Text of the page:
ROME (AP) – Pope Francis on Sunday created 10 new saints who have recovered from knee pain that forced him to use a wheelchair to officiate the first canonization ceremony at the Vatican in over two years.
Francis rose long to begin with to greet priests who were concelebrating Mass, presided over the nearly two-hour ceremony, and then stood for a good 15 minutes and left after it was finished to greet dozens of cardinals and bishops. Vatican cameras lingered on the scene as if to demonstrate the pope’s mobility and refute speculation about his health and the future of his pontificate.
Francis, 85, then took a long, seated popemobile ride around St. Peter’s Square and the boulevard leading there to greet some of the tens of thousands of people who came out to celebrate the Catholic Church’s newest saint. These include a Dutch priest-journalist who was killed by the Nazis, an Indian lay convert who was killed for his faith, and half a dozen French and Italian priests and nuns who founded religious orders.
Francis told the crowd of more than 45,000 that the 10 embodied holiness in daily life and said the church should embrace this idea rather than an unattainable ideal of personal achievement.
“Holiness does not consist of a few heroic gestures, but of many small acts of daily love,” he said from his seat on the altar.
Francis has complained of overstretched ligaments in his right knee for months and was recently spotted in a wheelchair during public audiences. Sunday’s ceremony was proof that Francis can still walk, but it seems he is making it as easy as possible to have the ligaments healed ahead of an intense travel season beginning in July: the Vatican has confirmed two trips this month , one to Congo and South Sudan and one to Canada.
It was the first canonization mass at the Vatican since before the coronavirus pandemic and drew one of the largest crowds in recent memory, aside from last month’s Easter celebrations.
The President of Italy, the Dutch Foreign Minister, the French Minister of the Interior and the Indian Minister for Minorities, along with tens of thousands of worshipers, filled the sunny piazza, which was decorated with Dutch flowers in honor of the Rev. Titus Brandsma, a holy martyr who was murdered in the Dachau concentration camp in 1942 became.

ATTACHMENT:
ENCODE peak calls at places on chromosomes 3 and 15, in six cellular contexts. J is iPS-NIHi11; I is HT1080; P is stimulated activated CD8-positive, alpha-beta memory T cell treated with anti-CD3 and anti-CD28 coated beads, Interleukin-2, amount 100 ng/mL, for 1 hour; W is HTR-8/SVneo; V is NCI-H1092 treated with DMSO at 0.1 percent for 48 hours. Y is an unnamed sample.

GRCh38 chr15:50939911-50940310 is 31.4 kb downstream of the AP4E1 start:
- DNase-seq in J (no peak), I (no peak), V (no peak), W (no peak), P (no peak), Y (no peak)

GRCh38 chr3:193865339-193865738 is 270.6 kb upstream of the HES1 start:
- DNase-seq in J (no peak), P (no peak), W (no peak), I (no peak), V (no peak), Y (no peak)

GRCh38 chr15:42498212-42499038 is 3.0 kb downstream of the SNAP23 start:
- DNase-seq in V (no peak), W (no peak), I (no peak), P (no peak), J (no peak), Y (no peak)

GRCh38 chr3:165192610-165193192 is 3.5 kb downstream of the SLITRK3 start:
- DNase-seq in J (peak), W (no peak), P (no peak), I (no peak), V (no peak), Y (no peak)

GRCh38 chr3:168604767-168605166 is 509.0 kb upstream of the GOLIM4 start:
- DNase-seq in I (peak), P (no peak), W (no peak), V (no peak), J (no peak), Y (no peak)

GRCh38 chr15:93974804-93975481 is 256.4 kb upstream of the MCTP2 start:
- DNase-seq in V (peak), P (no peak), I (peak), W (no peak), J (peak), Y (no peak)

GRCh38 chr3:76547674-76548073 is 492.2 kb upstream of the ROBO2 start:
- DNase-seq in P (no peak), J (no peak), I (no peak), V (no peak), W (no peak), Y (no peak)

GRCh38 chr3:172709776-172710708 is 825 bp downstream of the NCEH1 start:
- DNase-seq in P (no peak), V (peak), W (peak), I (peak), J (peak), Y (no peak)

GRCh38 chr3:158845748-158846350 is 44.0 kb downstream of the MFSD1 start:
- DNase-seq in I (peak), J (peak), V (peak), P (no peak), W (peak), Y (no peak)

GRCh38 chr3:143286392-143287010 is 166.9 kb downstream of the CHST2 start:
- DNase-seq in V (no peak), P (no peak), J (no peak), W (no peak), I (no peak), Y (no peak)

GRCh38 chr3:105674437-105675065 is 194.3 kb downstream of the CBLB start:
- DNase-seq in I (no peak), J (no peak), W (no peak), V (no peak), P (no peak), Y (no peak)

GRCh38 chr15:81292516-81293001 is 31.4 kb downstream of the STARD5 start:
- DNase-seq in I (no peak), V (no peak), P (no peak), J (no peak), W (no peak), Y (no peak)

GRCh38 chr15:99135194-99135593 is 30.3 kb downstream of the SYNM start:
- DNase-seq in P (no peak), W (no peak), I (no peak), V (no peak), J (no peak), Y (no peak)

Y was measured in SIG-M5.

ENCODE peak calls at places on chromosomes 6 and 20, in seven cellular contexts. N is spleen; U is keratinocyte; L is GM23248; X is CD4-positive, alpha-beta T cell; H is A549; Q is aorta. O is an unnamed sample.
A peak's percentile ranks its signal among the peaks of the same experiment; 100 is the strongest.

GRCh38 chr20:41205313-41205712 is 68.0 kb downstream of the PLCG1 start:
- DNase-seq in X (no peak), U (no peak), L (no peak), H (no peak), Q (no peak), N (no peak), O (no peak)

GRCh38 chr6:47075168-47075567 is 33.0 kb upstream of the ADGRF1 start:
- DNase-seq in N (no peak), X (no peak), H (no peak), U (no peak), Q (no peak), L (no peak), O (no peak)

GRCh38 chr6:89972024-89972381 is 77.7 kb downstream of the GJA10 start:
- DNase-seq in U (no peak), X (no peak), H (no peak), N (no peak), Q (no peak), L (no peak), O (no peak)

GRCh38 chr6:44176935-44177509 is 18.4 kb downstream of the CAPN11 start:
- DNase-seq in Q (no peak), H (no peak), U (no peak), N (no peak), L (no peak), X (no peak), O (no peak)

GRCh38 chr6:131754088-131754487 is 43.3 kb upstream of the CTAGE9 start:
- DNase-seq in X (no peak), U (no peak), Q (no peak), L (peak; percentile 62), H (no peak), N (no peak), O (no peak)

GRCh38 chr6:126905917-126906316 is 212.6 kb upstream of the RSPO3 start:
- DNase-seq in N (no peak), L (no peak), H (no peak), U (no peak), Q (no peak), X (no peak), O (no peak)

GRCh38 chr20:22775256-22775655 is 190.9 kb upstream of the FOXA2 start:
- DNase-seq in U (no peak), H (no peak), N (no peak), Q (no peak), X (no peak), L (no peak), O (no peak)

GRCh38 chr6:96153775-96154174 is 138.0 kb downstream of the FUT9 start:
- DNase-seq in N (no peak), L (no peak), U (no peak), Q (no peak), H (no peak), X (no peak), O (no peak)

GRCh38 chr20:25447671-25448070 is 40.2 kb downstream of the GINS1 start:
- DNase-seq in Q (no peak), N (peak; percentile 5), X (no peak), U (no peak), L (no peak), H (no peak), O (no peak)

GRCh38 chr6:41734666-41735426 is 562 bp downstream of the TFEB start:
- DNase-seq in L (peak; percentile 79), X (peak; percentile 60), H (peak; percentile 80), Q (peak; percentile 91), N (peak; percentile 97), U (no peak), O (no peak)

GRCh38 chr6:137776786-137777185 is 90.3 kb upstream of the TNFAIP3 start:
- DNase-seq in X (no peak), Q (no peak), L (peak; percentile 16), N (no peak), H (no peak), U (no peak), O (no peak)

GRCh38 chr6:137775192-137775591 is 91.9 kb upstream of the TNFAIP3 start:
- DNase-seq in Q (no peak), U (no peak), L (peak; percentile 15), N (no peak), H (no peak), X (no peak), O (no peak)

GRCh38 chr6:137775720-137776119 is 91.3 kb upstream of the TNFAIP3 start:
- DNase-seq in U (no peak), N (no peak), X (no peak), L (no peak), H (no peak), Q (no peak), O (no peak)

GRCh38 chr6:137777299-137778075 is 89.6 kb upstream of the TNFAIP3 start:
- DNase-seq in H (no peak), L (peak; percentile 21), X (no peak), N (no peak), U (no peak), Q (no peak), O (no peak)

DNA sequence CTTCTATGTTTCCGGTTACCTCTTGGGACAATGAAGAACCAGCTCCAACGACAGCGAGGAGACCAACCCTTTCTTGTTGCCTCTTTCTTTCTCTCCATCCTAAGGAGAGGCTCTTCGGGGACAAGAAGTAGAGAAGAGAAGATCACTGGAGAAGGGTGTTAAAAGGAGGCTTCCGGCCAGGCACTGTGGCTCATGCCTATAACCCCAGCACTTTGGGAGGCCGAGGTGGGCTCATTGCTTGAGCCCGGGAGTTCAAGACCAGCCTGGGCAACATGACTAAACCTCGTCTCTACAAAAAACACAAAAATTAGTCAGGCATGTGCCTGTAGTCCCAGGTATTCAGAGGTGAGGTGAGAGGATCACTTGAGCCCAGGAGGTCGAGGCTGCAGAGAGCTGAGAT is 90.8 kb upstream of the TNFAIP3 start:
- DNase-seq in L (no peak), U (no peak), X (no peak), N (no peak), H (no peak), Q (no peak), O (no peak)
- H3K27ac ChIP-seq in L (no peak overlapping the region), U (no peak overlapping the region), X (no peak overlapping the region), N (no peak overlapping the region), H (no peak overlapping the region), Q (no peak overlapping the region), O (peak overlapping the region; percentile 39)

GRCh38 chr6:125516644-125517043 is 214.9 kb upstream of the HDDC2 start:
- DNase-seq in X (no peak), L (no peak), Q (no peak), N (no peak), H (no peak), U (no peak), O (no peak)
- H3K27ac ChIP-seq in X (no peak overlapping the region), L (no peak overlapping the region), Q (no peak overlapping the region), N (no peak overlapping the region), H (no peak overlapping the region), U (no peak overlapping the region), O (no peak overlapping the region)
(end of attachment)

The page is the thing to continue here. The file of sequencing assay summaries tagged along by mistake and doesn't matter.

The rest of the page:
Ahead of the canonization, a group of Dutch and German journalists officially proposed that Brandsma should become a fellow patron of journalists alongside Saint Francis de Sales, due to his work fighting propaganda and fake news during the rise of Fascism and Nazism in Europe. According to an open letter sent to Francis this month, journalists noted that Brandsma successfully lobbied for a ban on the printing of Nazi propaganda in Catholic newspapers. There was no immediate response from the Pope.
Alongside Brandsma, the new saints include the 18th-century Indian convert Lazarus, also known as Devashayam, who mixed with India’s lower castes and was viewed as a traitor by the Indian Royal Palace, who ordered his arrest and execution in 1752.
“It’s for the poor people,” said Arachi Syril, an Indian pilgrim from Kanyakumari who was in the square for mass. “He hated the caste system, it still goes on, but he’s the martyr for it,” Syril said.
Also canonized was César de Bus, a French priest who founded the religious order of the Fathers of Christian Doctrine and died in 1607; Luigi Maria Palazzolo, an Italian priest who cared for orphans and died in 1886; Giustino Maria Russolillo, an Italian priest who founded a religious order dedicated to the promotion of religious vocations and died in 1955; and Charles de Foucauld, a French missionary who, after rediscovering his faith as a young man, decided to live among the Tuareg peoples of the Algerian Sahara and was killed in 1916.
The four nuns are: Marie Rivier, who overcame a ailing childhood in France to become a nun, founded a religious order and died in 1838; Maria Francesca di Gesù Rubatto, an Italian nun who helped found a religious order and died in Montevideo, Uruguay, in 1904; and the Italians Maria di Gesù Santocanale and Domenica Mantovani, who founded religious orders and died in 1923 and 1934 respectively.
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